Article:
it caused pain to the bear, but because it gave
pleasure to the spectators ?
Many people distress and torment them-
selves about the mystery of existence. Yet
" a good man and a wise man may at times
be angry with the world, at times grieve for
it ; but be sure no man was ever discontented
with the world who did his duty in it." 1
" The riddle of the world is understood
Only by him who feels that God is good." 2
There is no duty, said Seneca, " the fulfil-
ment of which will not make us happier, nor
any temptation for which there is no remedy."
Accuse not Nature, says Milton,
" She hath done her part, do thou but thine."
We may be sure that the Creator would not
have made all Nature beauty to the eye, and
music to the ear, if we had not been meant
to enjoy it thoroughly, and " it is almost im-
possible to estimate what peace a man brings
1 Southey. 2 Whittier.
18 THE USE OF LIFE
to others, and what joy to himself by manag-
ing himself aright." 1
If this age be, as in many respects I think
it is, the most wonderful, interesting, and en-
lightened the world has ever seen, that is our
good fortune, not our own doing ; it is some-
thing, not to be proud of, but to be thankful
While, however, we should be grateful, and
enjoy to the full the innumerable blessings of
life, we cannot expect to have no sorrows or
anxieties. Life has been described by Wai-
pole as "a comedy to those who think, a
tragedy to those who feel." It is indeed a
tragedy at times and a comedy very often,
but as a rule it is what we choose to make it.
No evil, said Socrates, " can happen to a good
man, either in Life or Death," and certainly
the Prophets of Hope have been justified
much more often than the Prophets of Evil ;
but we are too apt to let years of happiness
pass unnoticed, while we count every moment
of sorrow or pain.
We cannot always expect to succeed ; even
1 Imitation of Christ.
i THE GREAT QUESTION 19
Nature fails at times. But "lift not up
thyself with arrogance in thy health and
prosperity ; nor despair of good in any
A well-known passage in the Bible tells us
that " wide is the gate, and broad is the way,
that leadeth to destruction, and many there
be which go in thereat : because strait is the
gate, and narrow is the way, which leadeth
unto life, and few there be that find it."
But this I think is often misapplied. We
are not told that the right way is more rough
and painful ; only that it is narrow, and not
easy to find. No doubt there is but one right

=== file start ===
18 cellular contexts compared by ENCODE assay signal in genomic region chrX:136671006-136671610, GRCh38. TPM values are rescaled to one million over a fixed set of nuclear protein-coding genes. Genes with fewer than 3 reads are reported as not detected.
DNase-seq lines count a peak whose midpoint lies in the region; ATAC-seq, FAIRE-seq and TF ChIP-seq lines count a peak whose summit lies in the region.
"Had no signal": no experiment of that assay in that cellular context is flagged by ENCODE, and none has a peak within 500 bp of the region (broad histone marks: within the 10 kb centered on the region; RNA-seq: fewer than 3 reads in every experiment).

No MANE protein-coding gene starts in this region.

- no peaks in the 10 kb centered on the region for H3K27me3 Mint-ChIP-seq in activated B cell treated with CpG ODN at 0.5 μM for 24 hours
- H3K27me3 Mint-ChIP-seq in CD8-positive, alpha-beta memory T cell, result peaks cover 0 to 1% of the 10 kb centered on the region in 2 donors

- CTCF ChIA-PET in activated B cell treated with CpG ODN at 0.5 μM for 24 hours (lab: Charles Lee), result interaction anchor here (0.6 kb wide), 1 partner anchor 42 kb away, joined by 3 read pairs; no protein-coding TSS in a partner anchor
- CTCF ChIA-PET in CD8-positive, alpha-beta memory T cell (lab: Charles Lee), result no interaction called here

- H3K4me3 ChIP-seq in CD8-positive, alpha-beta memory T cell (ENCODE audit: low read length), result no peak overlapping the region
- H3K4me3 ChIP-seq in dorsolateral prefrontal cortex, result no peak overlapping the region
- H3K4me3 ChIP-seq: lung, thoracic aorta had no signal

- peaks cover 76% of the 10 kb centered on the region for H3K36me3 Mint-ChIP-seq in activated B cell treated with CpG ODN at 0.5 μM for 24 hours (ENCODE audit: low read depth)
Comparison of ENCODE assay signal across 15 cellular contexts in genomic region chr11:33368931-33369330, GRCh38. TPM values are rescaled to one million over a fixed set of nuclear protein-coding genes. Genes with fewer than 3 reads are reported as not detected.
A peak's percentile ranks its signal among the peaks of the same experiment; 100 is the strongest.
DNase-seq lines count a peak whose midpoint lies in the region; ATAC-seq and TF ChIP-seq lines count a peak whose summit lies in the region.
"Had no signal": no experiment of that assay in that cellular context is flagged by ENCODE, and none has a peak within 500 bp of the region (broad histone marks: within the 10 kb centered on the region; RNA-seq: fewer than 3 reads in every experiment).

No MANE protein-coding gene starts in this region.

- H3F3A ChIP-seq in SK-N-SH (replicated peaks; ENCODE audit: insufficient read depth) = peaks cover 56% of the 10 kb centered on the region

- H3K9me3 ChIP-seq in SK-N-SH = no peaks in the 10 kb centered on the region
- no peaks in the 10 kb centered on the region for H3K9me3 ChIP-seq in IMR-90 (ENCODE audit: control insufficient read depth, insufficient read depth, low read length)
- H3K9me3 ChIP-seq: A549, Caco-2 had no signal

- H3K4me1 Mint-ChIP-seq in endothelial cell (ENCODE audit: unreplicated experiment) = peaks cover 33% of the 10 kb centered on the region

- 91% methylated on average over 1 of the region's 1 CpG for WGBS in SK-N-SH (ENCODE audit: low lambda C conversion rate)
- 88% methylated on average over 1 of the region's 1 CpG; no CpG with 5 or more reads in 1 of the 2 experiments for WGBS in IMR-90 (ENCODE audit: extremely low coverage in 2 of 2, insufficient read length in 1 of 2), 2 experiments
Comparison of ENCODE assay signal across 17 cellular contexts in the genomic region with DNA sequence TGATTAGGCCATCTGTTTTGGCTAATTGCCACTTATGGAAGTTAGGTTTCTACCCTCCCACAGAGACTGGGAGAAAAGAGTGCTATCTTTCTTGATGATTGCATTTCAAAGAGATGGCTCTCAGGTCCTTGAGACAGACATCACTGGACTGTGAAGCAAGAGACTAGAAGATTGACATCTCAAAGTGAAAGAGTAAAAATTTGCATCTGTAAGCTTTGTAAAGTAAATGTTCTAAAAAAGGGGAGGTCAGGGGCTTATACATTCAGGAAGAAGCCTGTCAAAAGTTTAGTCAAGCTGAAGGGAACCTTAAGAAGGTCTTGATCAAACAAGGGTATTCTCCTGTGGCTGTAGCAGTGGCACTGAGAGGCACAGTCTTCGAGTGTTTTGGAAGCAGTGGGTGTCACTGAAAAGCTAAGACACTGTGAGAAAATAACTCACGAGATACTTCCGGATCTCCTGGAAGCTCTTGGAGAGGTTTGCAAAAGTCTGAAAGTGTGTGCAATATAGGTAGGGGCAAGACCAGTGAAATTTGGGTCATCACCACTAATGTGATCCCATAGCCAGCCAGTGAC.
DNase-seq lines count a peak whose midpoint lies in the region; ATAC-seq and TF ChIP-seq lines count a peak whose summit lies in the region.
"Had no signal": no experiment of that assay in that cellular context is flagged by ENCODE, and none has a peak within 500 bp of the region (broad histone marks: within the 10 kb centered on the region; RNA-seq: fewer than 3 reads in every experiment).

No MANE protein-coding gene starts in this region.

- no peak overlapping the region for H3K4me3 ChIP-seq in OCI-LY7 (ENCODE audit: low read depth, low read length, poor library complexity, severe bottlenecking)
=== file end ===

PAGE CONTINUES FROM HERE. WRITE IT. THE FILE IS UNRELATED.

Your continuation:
road, with by-paths diverging on all sides.
A ship at sea has only one true course ; all
the other points of the compass would lead
her away from " the haven where she would
be." But it does not follow that the right
course is more rough or stormy than any
Of course it cannot be denied that what is
wrong or unwise is often very pleasant, some-
times even delightful, for the moment. To
1 King Alfred's trans, of Boethius.
20 THE USE OF LIFE CHAP
do so would be absurd ; it would be to ques-
tion the very existence of temptation. All I
wish to show is, that in yielding to such im-
pulses we are buying a momentary pleasure
at the expense of future sorrow ; that we are
giving up a great deal for the sake of compar-
atively trivial gain ; that we are selling our
birthright, like Esau, for a mess of pottage ;
and " buying the merry madness of an hour,
by the long penitence of after years." In
fact, it is not going too far to say, and I am
speaking now only of this life, that if we wish
to be happy we must try to be good.
Prosperity and happiness do not by any
means always go together, and many people
are miserable who have, as it would seem,
everything to make them happy. " Fortune
can give much, but it must be the mind that
makes that much enough." l
" My mind to me a Kingdom is,
Such present joys therein I find." 2
"It is not," said Vauvenargues, "in every
one's power to secure wealth, office, or hon-
ours ; but every one may be good, generous,
i Boyle. 2 Dyer.
i THE GREAT QUESTION 21
and wise." The true wealth does not consist
in what we have, but in what we are ; and
the advantages which we enjoy entail corre-
sponding responsibilities." The present state,
says St. Chrysostom, " is merely a theatrical
show, the business of man a play ; wealth and
poverty, the ruler and the ruled, and such like
things, are theatrical representations. But
when this day shall have passed, then the
theatre will be closed and the masks thrown
off. Then each one shall be tried, and his
works ; not each one and his wealth, not each
one and his office, not each one and his dig-
nity, not each one and his power, but each
one and his works." Let us hope that our
works will stand the test.
And what will the test be ? Not how much
we have done, but how much we have tried.
Not whether we have been what is called suc-
cessful in life, but whether we have deserved
to be so.
" How happy he is born and taught
That serveth not another's will ;
Whose armour is his honest thought;
And simple truth his utmost skill." 1
22 THE USE OF LIFE CHAP, i
In fact, the wise and virtuous life, not the
wicked and self-indulgent, will be the truly
happy life, and sin is the real self-sacrifice.
" My son," says Solomon, 1
" My son, forget not my law ;
But let thine heart keep my commandments :
For length of days, and long life,
And peace, shall they add to thee."
FOR success in life tact is more important
than talent, but it is not easily acquired by
those to whom it does not come naturally.
Still something can be done by considering
what others would probably wish.
Never lose a chance of giving pleasure.
Be courteous to all. " Civility," said Lady
Montague, "costs nothing and buys every-
thing." It buys much, indeed, which no
money will purchase. Try then to win
every one you meet. "Win their hearts,"
said Burleigh to Queen Elizabeth, " and you
have all men's hearts and purses."